Auctions return to favour as bidders return to auction rooms
As the market turns just in time for spring, we are seeing auction returning as a popular method of sale.
As the country’s housing market experiences a cautious uplift in September, auctions are on the rise, Trade Me Property’s just-released State of the Nation Property Report has found.
Auction is number three (19%) as the the most popular method of sale in August after, by negotiation (28%) and asking price (26%).
Harcourts’ National Network Auctioneer, Aaron Davis says he is seeing auction clearance rates up threefold from six months ago. “The momentum is coming back, and good agents are having real success with auctions,” he says.
CoreLogic Head of Research, Nick Goodall says Auckland has especially seen an uplift in properties being listed by auction recently.
“When the market is stronger and prices are increasing, fewer properties are being listed with a price,” explains Nick.
The CoreLogic Head of Research says something to talk about with vendors is the fact that an auction provides an extra boost of fervour with live, in-person bidding. He says the direct competition in a strong market can raise the price to beyond what it would have gone for otherwise.
Over a third of Ray White properties auctioned in August
Ray White National Auctioneer Sam Steele is well equipped with stats for his agents to go and talk to vendors about the strong argument for selling by auction.
“I would say to agents (talking to vendors) that evidence always beats fear. The data we have around auctions are emphatic,” he says.
Success rates of auctions are up 14% compared with the same time last year, he says. And the national average number of registered bidders per auction is up 48% to 3.1, he adds.
“September is looking very strong and certainly building toward what will be a very busy end of the year. There’s a lot more confidence out in the market than people realise, “ says Sam.
For buyers, the auction is a transparent process in a market where no one can say precisely what a home will sell for. And they can put your hand up or down at any time, he says.
And for vendors who dread the idea of their property languishing for weeks on the market, the auction is a more certain method of sale, and with a shorter marketing period, than other methods of sale. You just have to get the registered bidders in the room.
It’s also important to share with vendors that a property that doesn’t sell on the day of the auction is highly likely to sell within a few days. For those homes that don’t sell under the hammer on the day, a very high percentage sell within a week following the auction, he adds.
“The benefit of auction is you have nothing to lose and everything to gain,” he says.
Auckland stats to take into vendor conversations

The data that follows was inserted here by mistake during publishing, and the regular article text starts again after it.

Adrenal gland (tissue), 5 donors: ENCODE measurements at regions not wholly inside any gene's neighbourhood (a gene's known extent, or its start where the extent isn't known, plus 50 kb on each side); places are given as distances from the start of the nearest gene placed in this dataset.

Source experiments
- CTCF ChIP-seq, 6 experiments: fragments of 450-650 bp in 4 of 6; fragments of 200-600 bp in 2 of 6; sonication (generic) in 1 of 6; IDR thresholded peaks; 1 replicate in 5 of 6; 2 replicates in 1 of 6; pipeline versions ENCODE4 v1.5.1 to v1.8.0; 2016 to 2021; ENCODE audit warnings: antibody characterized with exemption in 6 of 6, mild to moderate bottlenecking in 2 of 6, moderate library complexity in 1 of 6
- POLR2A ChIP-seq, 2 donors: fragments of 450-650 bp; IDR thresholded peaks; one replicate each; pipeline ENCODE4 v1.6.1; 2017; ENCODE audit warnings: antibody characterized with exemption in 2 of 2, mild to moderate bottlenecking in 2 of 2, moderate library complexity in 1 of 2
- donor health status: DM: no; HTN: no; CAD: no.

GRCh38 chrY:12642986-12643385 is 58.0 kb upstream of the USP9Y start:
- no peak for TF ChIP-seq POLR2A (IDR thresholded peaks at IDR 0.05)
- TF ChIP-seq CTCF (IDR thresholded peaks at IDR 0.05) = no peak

Auckland auctioneer Campbell Dunoon, from Barfoot & Thompson agrees that Auckland is seeing a surge in auction activity. This method works well for buyers who want to make decisions, he says.
“I think there’s a bit of urgency on buyers getting in before Christmas this time,” he says.
And the proof that auctions are a good option right now is in the pudding. The auctioneer says he’s even seeing some auctions being brought forward in the Auckland market.“Auction success is up, as are numbers of registered bidders, participation at auctions and open home numbers,” he says. One Pt Chevalier property had 50 groups through at its first open home, and the vendors were talking to him about bringing the auction date forward. This would mean it would have just been marketed for 2.5 weeks, but he told them it was worth considering.
The typical four week marketing period is being shortened by seven days for properties in sought-after locations, he explains.
A renewed confidence in auction sales
Bayleys National Auction Manager, Conor Patton, says that he’s seen a renewed confidence in selling by auction in Auckland, thanks to strong auction attendance and activity, he says. The percentage of properties that received bidding at auction has increased from 71% to close to 100% over the last six weeks, says Conor.
Bayleys has also seen a flurry of auctions brought forward in Auckland recently. This speaks to buyers who are not happy with the level of stock and want to make a decision, he explains.
“We’ve seen an emergence of some buyers who will make a purchase and feel comfortable enough to ask for a longer settlement and back themselves to get their property sold by Christmas,” says Conor.
Once they are successful in their purchase, they’ll sell their own home by auction because they want certainty and as few days on market as possible.
“With a slow couple of months of listings, there hasn’t been a huge increase in stock, so we’re going to see a pretty active buyer pool out there,” he says.
October is looking noticeably busier for auctions lined up at Bayleys, even with the election in the middle of the month. And it’s only mid September, so there will be more to come, Conor adds.